As it turns out, Google Translate doesn’t make any real effort to detect the language or languages of a page. It only ever checks if there is a default language indicated in the very first <html> tag of a page (which my WordPress sets to English for the entire website), and only if there is no such default set it uses a machine learning model (CLD2) to detect what language likely was used, and then only picks the most likely one. It never checks for language mark-up. It also never contemplates if multiple languages were used in a page, even though the machine learning model returns probabilities for more than one language if present in a page.

This is surprising on two levels. One, it disregards usable information even when provided (either the language mark-up, or probabilities from the ML model). Two, it makes an entire family of wrong assumptions, of which that something or someone will always be monolingual is only the first. While discussing this in a conversation with Kevin Marks, he pointed to Stephanie Booth‘s presentation at Google that he helped set up 12 years ago, listing all that is wrong with the simplistic monolingual world-view of platforms and tech silos. A dozen years on it is still all true and relevant, nothing’s changed. No wonder Stephanie and I have been talking about multi-lingual blogging off and on for as long as we’ve been blogging.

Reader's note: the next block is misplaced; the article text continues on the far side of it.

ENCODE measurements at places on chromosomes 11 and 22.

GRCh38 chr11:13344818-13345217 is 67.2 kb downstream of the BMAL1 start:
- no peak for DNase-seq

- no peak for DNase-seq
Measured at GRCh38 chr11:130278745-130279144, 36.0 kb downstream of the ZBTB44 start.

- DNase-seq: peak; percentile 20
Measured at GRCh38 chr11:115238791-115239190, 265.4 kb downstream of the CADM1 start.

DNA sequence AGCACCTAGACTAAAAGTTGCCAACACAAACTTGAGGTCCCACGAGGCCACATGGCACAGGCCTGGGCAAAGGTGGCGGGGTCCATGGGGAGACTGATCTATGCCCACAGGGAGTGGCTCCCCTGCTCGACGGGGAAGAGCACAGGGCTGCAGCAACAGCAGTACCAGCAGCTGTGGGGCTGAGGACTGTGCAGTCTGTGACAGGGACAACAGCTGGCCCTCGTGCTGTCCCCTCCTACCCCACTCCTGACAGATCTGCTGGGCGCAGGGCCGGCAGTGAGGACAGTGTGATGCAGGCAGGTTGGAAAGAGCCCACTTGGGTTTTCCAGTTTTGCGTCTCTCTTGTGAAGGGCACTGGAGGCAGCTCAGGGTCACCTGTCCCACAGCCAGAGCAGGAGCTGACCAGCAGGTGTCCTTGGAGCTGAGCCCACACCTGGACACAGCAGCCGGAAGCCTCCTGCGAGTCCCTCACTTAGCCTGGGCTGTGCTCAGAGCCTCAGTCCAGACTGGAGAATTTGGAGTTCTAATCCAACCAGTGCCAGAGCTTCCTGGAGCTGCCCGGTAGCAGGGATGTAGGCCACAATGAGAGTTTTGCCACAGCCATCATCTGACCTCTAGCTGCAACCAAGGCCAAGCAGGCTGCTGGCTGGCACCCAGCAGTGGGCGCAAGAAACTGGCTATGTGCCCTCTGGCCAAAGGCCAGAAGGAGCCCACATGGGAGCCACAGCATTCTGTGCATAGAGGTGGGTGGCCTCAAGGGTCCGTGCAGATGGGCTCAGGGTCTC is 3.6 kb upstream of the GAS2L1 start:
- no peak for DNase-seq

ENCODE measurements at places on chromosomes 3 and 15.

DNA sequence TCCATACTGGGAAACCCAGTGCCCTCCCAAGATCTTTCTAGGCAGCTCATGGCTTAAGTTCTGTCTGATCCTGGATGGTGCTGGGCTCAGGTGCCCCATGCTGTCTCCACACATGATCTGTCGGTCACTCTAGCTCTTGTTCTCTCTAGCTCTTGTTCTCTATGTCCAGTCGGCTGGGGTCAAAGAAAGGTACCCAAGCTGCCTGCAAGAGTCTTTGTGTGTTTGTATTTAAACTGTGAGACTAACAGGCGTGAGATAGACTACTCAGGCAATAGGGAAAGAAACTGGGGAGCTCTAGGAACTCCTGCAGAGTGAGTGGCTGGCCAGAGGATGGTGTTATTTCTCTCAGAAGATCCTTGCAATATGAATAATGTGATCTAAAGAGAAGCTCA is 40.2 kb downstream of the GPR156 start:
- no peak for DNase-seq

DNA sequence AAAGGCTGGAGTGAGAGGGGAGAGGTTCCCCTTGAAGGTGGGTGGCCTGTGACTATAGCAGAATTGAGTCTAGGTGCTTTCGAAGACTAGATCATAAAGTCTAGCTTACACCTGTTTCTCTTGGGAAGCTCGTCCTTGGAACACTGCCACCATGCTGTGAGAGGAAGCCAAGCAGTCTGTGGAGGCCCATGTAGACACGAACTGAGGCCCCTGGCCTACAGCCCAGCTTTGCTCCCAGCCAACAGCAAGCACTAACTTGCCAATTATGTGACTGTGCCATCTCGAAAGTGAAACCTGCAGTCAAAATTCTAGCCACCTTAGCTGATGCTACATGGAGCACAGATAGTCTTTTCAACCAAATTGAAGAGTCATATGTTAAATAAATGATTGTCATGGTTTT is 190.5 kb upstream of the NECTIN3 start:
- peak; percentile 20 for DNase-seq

Which all goes to say that my previous changes weren’t very useful. I realised that to make auto-translation of clicked links from my feed work, I needed to set the language attribute for an entire page in the <html> tag, and not try to mark-up only the sections that aren’t in English. (Even if it is the wrong thing to do because it also means I am saying that everything that isn’t content, menu’s, tags etc, are in the declared language. And that isn’t the case. When I write postings in Dutch or German, the entire framework of my site is still in English.). After some web searching, I found a reference to writing a small function to change the default language setting, and calling that when writing the header of a page, which I adapted. The disadvantage is this gets called for every page, regardless if needed (it’s only ever needed for a single post page, or the overview pages of Dutch and German postings). The advantage is, almost all language adaptations are now in a single spot in my theme. I’ve rolled back all previous changes to the single and category templates. Only the changes to the front page template I’ve kept, so that there is still the correct language mark-up around front page postings that are not in English.